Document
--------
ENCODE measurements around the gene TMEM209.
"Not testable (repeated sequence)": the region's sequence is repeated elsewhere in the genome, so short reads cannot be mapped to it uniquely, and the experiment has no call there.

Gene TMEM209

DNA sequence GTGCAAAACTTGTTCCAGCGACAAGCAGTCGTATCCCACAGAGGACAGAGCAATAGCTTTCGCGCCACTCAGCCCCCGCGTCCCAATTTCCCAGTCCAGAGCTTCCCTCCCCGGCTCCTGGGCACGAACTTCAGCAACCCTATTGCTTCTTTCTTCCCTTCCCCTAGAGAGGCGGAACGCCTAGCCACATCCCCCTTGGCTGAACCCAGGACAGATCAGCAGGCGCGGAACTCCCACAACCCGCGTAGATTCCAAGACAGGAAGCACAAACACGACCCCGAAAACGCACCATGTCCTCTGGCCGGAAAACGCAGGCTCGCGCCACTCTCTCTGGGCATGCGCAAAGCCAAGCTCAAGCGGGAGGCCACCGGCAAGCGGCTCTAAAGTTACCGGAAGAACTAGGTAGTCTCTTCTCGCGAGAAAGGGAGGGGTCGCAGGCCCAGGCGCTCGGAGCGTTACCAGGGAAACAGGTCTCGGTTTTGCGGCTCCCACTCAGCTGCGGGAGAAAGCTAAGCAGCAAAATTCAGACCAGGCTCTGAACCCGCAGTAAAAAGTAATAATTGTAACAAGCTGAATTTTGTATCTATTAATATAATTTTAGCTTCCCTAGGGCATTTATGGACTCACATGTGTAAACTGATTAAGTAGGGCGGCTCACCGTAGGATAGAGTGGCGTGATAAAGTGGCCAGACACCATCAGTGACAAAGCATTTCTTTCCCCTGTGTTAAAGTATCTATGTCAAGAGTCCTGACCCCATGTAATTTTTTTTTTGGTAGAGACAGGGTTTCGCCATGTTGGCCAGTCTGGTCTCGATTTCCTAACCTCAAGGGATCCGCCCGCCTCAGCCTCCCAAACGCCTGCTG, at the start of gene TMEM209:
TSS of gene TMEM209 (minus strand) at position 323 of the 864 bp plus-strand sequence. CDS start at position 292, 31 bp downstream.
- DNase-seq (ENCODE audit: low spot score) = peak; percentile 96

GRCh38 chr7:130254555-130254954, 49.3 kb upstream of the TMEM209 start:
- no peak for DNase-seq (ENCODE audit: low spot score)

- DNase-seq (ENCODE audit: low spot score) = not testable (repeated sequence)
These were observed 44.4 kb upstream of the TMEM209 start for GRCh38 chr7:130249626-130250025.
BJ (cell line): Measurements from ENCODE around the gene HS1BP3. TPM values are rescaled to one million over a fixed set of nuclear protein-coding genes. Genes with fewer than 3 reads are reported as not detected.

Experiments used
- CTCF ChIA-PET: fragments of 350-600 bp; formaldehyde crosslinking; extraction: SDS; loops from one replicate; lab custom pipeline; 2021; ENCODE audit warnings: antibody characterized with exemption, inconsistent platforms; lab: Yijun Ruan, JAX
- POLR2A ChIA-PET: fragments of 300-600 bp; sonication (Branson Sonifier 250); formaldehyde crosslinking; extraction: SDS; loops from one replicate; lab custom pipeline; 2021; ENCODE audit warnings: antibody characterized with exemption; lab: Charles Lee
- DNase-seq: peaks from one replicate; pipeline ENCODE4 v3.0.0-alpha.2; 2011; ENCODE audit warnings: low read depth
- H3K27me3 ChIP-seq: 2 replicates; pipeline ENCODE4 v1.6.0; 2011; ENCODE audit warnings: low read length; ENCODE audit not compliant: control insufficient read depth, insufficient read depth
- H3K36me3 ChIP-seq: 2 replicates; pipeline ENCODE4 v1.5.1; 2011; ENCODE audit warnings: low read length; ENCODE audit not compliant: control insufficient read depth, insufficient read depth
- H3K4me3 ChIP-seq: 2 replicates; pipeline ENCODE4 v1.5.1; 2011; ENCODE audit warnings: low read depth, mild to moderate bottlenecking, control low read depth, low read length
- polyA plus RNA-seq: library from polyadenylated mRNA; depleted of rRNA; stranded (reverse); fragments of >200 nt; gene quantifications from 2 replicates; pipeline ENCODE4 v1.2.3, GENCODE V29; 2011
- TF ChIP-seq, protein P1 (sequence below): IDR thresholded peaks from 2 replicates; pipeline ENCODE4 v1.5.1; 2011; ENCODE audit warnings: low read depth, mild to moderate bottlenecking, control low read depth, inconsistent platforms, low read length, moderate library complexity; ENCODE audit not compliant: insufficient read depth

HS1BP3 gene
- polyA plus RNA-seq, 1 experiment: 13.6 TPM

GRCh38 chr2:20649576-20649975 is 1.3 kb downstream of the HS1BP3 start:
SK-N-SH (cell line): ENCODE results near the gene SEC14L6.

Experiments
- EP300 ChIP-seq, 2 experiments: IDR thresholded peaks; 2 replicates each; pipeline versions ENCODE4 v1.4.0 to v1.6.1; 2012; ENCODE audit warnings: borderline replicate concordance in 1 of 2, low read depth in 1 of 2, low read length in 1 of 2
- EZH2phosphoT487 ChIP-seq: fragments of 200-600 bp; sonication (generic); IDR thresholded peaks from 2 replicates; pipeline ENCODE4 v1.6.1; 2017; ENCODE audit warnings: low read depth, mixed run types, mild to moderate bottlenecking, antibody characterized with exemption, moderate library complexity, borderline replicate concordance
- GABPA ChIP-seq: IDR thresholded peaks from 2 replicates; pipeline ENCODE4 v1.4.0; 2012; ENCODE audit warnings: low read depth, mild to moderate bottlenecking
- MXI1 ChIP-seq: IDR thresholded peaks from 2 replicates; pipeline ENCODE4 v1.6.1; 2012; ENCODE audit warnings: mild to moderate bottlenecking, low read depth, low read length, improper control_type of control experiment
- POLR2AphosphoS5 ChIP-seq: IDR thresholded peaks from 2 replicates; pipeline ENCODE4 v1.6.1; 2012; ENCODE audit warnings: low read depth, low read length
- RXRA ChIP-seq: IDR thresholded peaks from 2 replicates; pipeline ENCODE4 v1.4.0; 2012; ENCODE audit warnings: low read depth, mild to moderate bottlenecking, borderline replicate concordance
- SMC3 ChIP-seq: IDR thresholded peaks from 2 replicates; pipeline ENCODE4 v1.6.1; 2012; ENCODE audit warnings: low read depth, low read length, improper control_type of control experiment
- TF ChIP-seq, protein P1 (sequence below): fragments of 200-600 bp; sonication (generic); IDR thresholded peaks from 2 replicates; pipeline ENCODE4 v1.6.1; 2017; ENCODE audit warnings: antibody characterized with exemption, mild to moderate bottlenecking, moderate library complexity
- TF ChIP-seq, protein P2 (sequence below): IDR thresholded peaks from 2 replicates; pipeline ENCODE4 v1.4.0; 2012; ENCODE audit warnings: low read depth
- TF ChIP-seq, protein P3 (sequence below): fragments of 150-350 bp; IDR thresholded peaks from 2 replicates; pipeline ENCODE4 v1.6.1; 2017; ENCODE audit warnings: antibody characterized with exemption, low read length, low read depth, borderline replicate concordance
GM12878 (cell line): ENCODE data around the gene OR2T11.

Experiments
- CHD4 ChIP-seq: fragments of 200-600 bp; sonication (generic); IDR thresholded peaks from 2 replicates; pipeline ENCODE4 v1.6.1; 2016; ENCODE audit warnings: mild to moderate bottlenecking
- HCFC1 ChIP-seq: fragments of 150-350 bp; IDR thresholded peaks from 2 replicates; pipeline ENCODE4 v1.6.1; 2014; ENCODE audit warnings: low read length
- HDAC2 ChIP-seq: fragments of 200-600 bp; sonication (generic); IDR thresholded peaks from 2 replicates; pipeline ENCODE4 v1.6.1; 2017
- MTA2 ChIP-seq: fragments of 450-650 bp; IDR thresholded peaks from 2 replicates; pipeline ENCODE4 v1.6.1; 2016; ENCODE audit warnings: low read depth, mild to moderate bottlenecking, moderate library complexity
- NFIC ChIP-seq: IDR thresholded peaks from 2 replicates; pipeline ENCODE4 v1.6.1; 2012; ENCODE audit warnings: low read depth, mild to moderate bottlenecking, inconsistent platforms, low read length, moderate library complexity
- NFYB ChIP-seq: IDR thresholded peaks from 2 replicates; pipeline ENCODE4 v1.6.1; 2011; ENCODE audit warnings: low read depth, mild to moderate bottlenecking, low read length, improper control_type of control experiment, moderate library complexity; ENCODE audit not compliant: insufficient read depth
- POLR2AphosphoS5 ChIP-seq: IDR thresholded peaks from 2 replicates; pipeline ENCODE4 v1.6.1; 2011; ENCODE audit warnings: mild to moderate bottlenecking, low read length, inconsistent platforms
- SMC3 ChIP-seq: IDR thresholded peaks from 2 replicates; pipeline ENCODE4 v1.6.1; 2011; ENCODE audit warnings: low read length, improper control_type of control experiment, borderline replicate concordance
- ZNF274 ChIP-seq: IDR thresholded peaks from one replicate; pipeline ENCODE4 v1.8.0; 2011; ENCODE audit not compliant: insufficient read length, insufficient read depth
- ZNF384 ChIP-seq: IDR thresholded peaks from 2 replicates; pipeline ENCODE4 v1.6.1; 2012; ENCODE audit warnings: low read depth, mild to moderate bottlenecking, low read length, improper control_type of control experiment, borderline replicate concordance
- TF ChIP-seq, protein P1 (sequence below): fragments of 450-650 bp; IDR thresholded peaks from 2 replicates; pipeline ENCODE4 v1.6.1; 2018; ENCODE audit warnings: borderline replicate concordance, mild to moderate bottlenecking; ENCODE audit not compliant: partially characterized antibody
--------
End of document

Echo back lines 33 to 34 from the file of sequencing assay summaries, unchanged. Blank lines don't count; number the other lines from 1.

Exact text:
- TF ChIP-seq, protein P1 (sequence below): fragments of 200-600 bp; sonication (generic); IDR thresholded peaks from 2 replicates; pipeline ENCODE4 v1.6.1; 2017; ENCODE audit warnings: antibody characterized with exemption, mild to moderate bottlenecking, moderate library complexity
- TF ChIP-seq, protein P2 (sequence below): IDR thresholded peaks from 2 replicates; pipeline ENCODE4 v1.4.0; 2012; ENCODE audit warnings: low read depth